• Very interesting analagy. Appraisers are trained to look at a properties condition combined with the supply and demand factors in a market. We really don’t look directly at them as the three scenarios you described, however it does have an impact on how well the property is taken care of. In answer to your question about wanting to go down there and slap a coat of paint on it I would say “yes”, because you hate to see little things like that cause a property to sell for a less.

      • I appreciate your candor and love picking your brain — you seem to be very forthright about dispelling some of the myths and “secrets” (that really aren’t secrets – but with the new “rules” in place do not allow for much communication directly with an appraiser). If I haven’t told you before, let me tell you now — THANK YOU.

        I’m also curious about how an appraisal would be ordered on this house should a buyer come around sniffing out that “estate sale.” With it being a “non-occupying owner,” does that have an impact on the appraisal? Are you required to appraise it against other “estate sale” properties that you find (or in my instance with the foreclosure in my neighborhood, would the appraisal be ordered to place more weight on appraising it against other foreclosures) to derive a value? Say for instance your home is worth $250K, the house that is an estate sale is identical to yours, but sells for $200K (or in my instance with the foreclosure, $150K) – I know your property value would go down, but in the other instances, would the appraised value be written up closer to the value of your home to reflect the value of the home itself or the value of that sell (i.e., it sold for $200K – is the value $200K or would it be closer to the $250K value of your home – all things being equal)? The seller/owner’s interests being the only difference in the properties – one not having to sell, the others possibly due to financial issues — what weight is placed on your home’s appraised value if you were to sell yours? Are those “estate sales” and “foreclosures” noted as lesser homes than yours or are you just kicked in the pants and your home is now worth $200K (or $150K) – again, all things (other than “owner” interests) being equal?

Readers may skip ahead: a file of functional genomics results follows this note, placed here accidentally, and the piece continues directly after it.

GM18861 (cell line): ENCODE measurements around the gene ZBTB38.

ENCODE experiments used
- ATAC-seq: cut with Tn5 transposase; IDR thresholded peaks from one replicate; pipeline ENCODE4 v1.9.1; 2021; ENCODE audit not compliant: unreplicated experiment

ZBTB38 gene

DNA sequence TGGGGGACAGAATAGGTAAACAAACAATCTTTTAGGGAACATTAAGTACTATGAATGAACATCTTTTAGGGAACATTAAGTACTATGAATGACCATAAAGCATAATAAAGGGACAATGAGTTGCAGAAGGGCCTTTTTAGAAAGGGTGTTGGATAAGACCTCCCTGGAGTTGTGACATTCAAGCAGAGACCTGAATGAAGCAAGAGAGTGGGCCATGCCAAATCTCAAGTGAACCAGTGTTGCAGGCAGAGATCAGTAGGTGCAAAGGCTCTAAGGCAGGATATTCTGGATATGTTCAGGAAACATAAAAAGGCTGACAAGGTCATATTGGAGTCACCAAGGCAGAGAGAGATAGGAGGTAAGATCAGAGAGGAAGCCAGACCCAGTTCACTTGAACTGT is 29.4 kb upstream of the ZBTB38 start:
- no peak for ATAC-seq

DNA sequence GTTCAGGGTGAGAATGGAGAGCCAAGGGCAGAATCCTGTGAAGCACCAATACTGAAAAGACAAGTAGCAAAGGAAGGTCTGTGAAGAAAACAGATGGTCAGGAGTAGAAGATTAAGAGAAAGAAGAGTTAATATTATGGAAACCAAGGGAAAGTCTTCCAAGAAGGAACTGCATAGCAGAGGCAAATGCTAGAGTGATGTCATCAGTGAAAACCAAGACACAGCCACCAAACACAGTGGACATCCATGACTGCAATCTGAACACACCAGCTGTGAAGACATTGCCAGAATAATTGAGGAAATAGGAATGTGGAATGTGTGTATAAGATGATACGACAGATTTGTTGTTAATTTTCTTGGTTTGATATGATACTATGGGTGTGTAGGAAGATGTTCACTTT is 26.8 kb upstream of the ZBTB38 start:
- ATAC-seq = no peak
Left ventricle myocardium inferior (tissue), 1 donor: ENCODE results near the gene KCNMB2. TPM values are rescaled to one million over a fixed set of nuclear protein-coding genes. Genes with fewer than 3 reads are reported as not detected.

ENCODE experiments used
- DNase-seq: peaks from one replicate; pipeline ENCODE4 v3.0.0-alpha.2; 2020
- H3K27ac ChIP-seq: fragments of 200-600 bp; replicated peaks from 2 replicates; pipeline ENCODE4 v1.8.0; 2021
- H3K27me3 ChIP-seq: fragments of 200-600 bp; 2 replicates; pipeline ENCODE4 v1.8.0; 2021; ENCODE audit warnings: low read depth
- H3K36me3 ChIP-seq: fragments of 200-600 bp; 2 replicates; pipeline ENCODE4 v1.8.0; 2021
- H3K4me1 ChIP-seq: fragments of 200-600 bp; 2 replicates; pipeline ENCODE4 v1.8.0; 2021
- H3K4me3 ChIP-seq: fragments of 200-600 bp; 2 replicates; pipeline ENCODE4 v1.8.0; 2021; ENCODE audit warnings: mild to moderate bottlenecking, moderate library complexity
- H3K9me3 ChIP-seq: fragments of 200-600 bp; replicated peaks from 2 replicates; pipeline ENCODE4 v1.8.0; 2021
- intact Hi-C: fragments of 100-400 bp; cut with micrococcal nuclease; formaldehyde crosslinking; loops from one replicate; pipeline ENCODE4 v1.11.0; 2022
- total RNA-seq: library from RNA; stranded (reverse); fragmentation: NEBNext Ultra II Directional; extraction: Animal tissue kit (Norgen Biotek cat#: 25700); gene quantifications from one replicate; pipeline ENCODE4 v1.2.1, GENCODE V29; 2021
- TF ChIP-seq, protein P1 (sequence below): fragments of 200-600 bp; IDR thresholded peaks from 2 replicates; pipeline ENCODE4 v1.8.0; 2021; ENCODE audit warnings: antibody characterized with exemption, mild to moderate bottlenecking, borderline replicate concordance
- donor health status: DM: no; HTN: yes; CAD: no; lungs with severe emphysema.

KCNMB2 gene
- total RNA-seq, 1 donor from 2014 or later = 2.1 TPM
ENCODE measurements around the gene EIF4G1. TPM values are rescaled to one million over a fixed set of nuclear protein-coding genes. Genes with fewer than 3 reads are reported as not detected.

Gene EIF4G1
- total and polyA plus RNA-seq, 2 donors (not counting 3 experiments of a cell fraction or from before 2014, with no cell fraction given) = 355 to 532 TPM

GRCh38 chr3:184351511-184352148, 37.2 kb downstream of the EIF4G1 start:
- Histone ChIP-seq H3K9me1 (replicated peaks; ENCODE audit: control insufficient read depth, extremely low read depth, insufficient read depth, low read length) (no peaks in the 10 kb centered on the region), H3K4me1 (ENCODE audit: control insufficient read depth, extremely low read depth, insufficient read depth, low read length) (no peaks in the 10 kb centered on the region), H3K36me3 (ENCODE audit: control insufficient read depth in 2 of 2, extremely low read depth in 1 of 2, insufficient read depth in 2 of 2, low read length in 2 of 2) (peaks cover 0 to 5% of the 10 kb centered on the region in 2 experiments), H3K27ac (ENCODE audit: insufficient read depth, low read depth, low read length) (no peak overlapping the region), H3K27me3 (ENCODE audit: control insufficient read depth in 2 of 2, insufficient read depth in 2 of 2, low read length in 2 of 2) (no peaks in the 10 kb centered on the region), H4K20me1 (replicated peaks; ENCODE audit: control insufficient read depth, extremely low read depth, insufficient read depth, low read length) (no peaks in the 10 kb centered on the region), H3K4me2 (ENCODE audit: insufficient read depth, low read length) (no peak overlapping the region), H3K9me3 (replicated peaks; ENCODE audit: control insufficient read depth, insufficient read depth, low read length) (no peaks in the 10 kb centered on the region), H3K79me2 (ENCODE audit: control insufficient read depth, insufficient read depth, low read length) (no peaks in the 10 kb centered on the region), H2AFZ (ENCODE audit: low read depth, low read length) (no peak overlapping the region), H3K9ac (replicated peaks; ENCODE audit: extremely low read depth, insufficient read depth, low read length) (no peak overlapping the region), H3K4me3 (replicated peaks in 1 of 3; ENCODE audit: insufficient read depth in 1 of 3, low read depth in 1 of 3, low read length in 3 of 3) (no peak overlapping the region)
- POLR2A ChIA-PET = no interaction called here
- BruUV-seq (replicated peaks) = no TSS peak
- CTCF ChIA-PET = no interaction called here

(And by the way — thanks for the link to Ryan’s blog too — interesting stuff!)

        • We have to use a minimum of 3 sales in an appraisal. A lot of times we use more. Every appraisal is different, however we try to look at all the sales and consider how they sold and the motivations behind the sales. There are more foreclosures these days that we have to consider. Five years ago there may be one foreclsoure sales out of 15 or 20 so we would just throw them out, but these days there are more of them. We also have to consider active listings. We have to look at what is available for sale and what other homes a potential buyer would consider if the house we are not appraising were not available. The foreclosure these days are in a lot better condition than they were five years ago too. They are more comparable to “normal” sales. If there are condition differences we do make adjustments for them. The number of foreclosures will probably not change for a while until the inventory levels decrease. I read an article the other day that said they do not expect recovery to start until 2015, which is not good.

  2. Thanks so much for sharing the link, Tom. That was very cool of you. Great topic. I’ll be curious to hear from any buyers and real estate agents in your market about how they perceive the “estate” issue you mention above.